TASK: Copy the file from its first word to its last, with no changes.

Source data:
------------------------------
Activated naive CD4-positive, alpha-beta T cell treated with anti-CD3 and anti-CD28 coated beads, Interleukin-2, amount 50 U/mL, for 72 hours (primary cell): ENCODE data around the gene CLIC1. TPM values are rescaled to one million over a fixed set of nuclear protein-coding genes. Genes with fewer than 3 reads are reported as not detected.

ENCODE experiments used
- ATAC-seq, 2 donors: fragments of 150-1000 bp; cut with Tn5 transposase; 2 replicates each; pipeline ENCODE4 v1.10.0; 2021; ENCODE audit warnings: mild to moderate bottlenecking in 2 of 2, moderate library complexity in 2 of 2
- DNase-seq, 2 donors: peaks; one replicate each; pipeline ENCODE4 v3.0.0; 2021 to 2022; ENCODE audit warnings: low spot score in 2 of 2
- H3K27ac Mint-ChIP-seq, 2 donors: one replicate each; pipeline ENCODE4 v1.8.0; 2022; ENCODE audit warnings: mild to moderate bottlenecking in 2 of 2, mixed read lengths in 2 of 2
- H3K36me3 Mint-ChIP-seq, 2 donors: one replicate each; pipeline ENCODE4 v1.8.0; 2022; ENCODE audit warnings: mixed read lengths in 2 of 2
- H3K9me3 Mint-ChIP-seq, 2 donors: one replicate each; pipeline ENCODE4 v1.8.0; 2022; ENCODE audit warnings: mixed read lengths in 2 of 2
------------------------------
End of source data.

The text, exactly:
Activated naive CD4-positive, alpha-beta T cell treated with anti-CD3 and anti-CD28 coated beads, Interleukin-2, amount 50 U/mL, for 72 hours (primary cell): ENCODE data around the gene CLIC1. TPM values are rescaled to one million over a fixed set of nuclear protein-coding genes. Genes with fewer than 3 reads are reported as not detected.

ENCODE experiments used
- ATAC-seq, 2 donors: fragments of 150-1000 bp; cut with Tn5 transposase; 2 replicates each; pipeline ENCODE4 v1.10.0; 2021; ENCODE audit warnings: mild to moderate bottlenecking in 2 of 2, moderate library complexity in 2 of 2
- DNase-seq, 2 donors: peaks; one replicate each; pipeline ENCODE4 v3.0.0; 2021 to 2022; ENCODE audit warnings: low spot score in 2 of 2
- H3K27ac Mint-ChIP-seq, 2 donors: one replicate each; pipeline ENCODE4 v1.8.0; 2022; ENCODE audit warnings: mild to moderate bottlenecking in 2 of 2, mixed read lengths in 2 of 2
- H3K36me3 Mint-ChIP-seq, 2 donors: one replicate each; pipeline ENCODE4 v1.8.0; 2022; ENCODE audit warnings: mixed read lengths in 2 of 2
- H3K9me3 Mint-ChIP-seq, 2 donors: one replicate each; pipeline ENCODE4 v1.8.0; 2022; ENCODE audit warnings: mixed read lengths in 2 of 2